In pursuit of synergy: An investigation of the PI3K/mTOR/MEK co-targeted inhibition strategy in NSCLC
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Susan Heavey1, Sinead Cuffe1, Stephen Finn1, Vincent Young2, Ronan Ryan2, Siobhan Nicholson3, Niamh Leonard3, Niall McVeigh1, Martin Barr1, Kenneth O’Byrne4, Kathy Gately1
1Department of Clinical Medicine, Trinity College Dublin, Dublin, Ireland
2Department of Cardiothoracic Surgery, St. James’s Hospital, Dublin, Ireland
3Department of Histopathology, St James Hospital, Dublin, Ireland
4Cancer and Ageing Research Program, Institute of Health and Biomedical Innovation at the Translational Research Institute (TRI), Queensland University of Technology, Brisbane, Australia
Susan Heavey, email: firstname.lastname@example.org
Keywords: PI3K, MEK, NSCLC, lung, co-target
Received: September 29, 2015 Accepted: September 12, 2016 Published: October 19, 2016
Clinical PI3K inhibition has been somewhat disappointing, due to both inadequate patient stratification and compensatory cell signalling through bypass mechanisms. As such, investigation of PI3K-MEK co-targeted inhibition has been recommended. With high mortality rates and a clear need for new therapeutic intervention strategies, non-small cell lung cancer (NSCLC) is an important setting to investigate the effectiveness of this approach.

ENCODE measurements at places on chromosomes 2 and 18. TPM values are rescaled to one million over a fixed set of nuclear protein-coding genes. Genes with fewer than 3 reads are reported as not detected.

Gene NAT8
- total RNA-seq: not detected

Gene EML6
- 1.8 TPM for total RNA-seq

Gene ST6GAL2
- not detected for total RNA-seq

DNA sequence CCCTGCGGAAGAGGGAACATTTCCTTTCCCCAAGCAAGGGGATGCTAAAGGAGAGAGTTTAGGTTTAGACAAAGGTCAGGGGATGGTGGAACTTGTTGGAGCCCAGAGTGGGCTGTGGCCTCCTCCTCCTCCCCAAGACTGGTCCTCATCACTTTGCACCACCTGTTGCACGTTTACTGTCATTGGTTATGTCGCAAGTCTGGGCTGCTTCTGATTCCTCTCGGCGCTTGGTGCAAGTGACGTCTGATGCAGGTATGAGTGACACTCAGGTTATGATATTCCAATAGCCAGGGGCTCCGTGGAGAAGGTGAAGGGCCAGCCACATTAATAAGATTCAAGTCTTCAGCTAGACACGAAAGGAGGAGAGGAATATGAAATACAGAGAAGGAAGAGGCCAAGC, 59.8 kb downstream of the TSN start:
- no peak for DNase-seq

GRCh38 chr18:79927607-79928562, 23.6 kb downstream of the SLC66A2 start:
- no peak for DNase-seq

Here, 174 NSCLC tumours were screened for 150 mutations by Fluidigm technology, with 15 patients being profiled for phosphoprotein expression. The effects of GDC-0941 (a pan PI3K inhibitor), GDC-0980 (a dual PI3K/mTOR inhibitor) and GDC-0973 (a MEK inhibitor) alone and in combination were assessed in 3 NSCLC cell lines.
PIK3CA was mutated in 5.17% of NSCLC patients. GDC-0941 and GDC-0980 treatment induced anti-proliferative and pro-apoptotic responses across all NSCLC cell lines, while GDC-0973 treatment induced only anti-proliferative responses. GDC-0980 and GDC-0973 combined treatment led to significant increases in apoptosis and synergistic reductions in proliferation across the panel of cell lines.
This study found that the PI3K/MEK co-targeted inhibition strategy is synergistic in all 3 molecular subtypes of NSCLC investigated. Consequently, we would advocate clinical trials for NSCLC patients combining GDC-0980 and GDC-0973, each of which are separately under clinical investigation currently.
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